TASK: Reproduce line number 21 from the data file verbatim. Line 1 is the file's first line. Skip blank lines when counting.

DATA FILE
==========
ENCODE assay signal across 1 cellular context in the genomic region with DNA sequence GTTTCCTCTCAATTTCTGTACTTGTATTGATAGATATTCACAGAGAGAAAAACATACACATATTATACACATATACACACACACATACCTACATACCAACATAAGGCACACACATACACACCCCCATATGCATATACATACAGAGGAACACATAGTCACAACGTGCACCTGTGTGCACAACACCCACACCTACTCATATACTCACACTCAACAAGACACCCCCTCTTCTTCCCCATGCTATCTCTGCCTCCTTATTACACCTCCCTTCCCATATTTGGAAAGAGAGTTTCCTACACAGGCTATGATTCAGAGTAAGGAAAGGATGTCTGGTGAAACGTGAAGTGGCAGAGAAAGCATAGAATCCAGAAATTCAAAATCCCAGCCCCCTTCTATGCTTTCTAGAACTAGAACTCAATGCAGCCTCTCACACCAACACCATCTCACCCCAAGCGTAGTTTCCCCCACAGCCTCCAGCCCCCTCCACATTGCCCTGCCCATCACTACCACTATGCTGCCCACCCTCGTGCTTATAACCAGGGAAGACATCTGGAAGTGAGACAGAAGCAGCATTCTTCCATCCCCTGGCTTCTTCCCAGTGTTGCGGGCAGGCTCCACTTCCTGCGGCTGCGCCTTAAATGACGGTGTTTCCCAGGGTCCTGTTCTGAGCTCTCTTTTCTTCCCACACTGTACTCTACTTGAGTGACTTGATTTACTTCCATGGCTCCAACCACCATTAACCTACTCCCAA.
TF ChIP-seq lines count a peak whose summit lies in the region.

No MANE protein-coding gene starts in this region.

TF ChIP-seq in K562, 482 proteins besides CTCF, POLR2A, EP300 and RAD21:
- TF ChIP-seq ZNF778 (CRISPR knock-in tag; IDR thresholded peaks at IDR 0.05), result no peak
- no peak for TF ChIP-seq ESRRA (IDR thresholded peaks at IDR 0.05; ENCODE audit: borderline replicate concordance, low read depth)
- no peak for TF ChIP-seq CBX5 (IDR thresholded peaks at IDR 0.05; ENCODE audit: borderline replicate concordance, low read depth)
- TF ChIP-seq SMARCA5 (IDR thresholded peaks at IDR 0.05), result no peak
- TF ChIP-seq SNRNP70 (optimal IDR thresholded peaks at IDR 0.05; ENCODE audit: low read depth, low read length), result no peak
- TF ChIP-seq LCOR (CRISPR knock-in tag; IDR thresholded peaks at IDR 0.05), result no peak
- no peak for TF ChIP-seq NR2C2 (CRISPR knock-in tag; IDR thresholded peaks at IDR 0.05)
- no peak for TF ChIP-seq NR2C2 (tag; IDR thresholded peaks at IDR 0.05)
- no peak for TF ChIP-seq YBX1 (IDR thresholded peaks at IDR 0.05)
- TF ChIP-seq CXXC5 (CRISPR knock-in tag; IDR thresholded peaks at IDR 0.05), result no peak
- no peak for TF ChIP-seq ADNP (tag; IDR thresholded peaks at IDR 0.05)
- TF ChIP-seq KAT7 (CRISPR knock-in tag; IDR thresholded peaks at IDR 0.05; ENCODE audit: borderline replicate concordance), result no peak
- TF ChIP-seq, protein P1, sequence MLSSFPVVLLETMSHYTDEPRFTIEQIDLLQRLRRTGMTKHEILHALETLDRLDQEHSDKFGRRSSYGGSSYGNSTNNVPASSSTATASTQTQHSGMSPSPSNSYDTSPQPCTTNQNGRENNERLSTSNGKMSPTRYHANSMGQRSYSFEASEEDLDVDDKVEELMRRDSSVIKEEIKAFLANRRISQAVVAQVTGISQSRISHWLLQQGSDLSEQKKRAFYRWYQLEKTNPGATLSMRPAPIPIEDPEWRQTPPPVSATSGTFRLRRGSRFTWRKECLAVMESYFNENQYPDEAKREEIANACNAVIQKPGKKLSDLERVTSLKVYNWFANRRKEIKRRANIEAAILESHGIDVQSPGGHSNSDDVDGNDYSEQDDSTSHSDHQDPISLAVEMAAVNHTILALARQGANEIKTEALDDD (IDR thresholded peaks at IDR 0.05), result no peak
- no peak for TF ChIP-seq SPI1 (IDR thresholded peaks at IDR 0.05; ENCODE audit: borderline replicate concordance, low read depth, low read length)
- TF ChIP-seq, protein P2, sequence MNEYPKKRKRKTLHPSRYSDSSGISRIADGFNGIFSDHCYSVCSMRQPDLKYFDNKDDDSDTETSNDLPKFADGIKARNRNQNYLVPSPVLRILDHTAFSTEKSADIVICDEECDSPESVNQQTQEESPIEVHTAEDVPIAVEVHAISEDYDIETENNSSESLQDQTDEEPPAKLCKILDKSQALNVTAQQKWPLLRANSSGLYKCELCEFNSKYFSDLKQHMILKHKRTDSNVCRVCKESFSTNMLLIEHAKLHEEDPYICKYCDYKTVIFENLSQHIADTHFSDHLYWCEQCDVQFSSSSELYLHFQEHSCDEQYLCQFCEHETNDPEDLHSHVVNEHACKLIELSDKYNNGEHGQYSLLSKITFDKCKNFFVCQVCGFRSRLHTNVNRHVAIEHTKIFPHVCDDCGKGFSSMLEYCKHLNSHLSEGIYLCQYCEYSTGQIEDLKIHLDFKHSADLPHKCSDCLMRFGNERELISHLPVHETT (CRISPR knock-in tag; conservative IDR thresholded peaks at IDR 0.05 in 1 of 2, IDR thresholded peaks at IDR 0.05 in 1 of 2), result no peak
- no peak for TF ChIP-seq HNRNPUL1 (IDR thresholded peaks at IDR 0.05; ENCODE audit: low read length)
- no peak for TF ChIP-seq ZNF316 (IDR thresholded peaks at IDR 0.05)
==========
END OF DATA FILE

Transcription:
- no peak for TF ChIP-seq ZNF316 (IDR thresholded peaks at IDR 0.05)